Thursday it was onto Mailly le Chateau where we found a delightful mooring with free water, electricity and full re-cycling. Friday we drove up the embranchment to the supermarket at Vermonton and decided to stay put for the weekend.


Saturday morning we raised the thorny old subject of what to do about selling Matilda Rose – we think we should ship her back to the uk and need to get her out of Roanne (before the winter closure on the Roanne Digoin). So Sunday lunch went in the freezer and Sunday afternoon we divvied up the food and beer and G set off on mission ‘retrieve Matilda Rose’.

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Up to the summit and down the other side

Posted by contentedsouls on 09/09/2016

I’m so far behind again that I can’t remember what I’ve told you and what I haven’t. The Nivernais continues to enchant as it meanders through ever changing scenery – from very British looking tiny canal, to mini Meuse, to wide open river and craggy rock faces. We moored at the little village of Fleury where we met new boat owners, on barge Anfra, Kellie and Peter with their Collie, Pepsi. Sadly in a rush due to time constraints to get her up to Holland for some maintenance. We had an excellent Sunday lunch at the restaurant lockside too.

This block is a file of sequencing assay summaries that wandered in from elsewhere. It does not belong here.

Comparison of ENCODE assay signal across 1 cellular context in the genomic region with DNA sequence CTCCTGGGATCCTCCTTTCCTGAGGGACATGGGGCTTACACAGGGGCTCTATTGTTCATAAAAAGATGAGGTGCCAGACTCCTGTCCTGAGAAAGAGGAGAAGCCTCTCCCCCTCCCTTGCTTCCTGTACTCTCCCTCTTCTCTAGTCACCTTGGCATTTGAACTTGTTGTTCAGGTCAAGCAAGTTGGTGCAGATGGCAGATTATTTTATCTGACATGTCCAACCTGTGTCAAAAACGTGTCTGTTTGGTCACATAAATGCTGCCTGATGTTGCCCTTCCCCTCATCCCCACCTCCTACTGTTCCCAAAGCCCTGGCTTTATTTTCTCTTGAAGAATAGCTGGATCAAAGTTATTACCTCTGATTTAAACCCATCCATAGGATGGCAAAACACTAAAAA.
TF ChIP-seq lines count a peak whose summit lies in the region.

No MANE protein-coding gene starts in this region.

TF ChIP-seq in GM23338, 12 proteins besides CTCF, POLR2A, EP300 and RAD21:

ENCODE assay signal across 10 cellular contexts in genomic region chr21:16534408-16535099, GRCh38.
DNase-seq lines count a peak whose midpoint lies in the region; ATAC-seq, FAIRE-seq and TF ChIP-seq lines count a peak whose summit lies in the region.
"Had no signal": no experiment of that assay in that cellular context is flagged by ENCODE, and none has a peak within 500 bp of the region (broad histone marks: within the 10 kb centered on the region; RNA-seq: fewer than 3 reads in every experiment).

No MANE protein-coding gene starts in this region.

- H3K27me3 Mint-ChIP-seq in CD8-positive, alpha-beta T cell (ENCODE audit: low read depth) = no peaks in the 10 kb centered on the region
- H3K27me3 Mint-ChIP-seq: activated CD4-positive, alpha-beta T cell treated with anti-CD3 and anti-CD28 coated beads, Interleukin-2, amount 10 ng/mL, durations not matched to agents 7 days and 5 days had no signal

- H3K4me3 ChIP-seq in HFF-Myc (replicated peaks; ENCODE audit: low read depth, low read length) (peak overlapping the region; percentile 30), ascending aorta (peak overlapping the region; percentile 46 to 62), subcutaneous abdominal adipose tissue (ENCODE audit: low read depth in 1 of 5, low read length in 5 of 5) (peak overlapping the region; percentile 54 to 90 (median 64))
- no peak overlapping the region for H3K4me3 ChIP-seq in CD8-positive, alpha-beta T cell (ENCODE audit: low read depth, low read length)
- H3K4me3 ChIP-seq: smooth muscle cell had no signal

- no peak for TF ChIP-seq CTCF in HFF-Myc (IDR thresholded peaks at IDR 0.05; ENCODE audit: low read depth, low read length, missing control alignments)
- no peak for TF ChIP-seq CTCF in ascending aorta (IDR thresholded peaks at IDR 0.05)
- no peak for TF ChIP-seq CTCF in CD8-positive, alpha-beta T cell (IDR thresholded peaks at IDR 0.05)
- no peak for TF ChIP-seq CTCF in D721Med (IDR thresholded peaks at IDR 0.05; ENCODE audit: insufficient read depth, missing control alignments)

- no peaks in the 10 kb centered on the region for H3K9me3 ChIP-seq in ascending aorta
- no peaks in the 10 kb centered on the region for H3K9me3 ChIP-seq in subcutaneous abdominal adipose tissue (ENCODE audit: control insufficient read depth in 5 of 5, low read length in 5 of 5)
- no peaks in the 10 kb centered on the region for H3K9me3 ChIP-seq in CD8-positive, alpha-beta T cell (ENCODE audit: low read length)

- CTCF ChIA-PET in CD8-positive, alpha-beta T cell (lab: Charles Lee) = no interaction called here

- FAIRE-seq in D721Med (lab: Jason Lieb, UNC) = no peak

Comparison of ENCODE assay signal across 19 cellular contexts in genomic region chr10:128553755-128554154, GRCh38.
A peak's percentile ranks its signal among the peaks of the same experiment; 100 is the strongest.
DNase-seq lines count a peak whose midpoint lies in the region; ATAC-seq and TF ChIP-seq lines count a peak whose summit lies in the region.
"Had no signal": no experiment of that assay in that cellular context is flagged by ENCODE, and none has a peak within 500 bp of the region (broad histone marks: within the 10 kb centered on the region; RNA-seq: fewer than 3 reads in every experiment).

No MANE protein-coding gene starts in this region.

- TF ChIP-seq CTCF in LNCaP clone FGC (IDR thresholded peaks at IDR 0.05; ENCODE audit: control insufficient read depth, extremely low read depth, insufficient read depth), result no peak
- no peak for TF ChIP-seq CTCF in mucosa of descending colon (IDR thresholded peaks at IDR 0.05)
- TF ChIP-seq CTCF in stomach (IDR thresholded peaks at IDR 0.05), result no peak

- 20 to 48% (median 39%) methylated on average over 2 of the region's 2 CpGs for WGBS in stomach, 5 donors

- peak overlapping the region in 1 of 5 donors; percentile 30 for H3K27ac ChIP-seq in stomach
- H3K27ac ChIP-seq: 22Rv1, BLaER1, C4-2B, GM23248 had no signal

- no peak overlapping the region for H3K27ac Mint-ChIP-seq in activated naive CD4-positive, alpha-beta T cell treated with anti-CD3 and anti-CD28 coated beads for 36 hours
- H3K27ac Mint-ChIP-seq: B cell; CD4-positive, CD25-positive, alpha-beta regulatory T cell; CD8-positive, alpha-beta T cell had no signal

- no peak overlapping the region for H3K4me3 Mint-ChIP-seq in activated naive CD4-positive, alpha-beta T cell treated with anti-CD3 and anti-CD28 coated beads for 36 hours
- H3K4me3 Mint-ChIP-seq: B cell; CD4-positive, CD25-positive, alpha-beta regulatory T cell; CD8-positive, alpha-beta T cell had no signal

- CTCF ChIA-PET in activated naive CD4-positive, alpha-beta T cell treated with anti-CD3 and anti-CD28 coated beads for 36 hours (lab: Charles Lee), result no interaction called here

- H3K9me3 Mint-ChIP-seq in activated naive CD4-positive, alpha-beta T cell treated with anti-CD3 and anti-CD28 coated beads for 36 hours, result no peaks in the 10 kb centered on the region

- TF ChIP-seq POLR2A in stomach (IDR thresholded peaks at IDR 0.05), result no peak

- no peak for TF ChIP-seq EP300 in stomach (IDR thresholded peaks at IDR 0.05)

The next place we moored was Chatillon-en-Bazois; not too shabby under the chateau with parts of the old gardens adjacent (it also had the added bonus of a decent sized supermarket and full rubbish and re-cycling). Baxter was quite happy chilling out the back – his favourite place on the barge now as long as it’s not in full sun.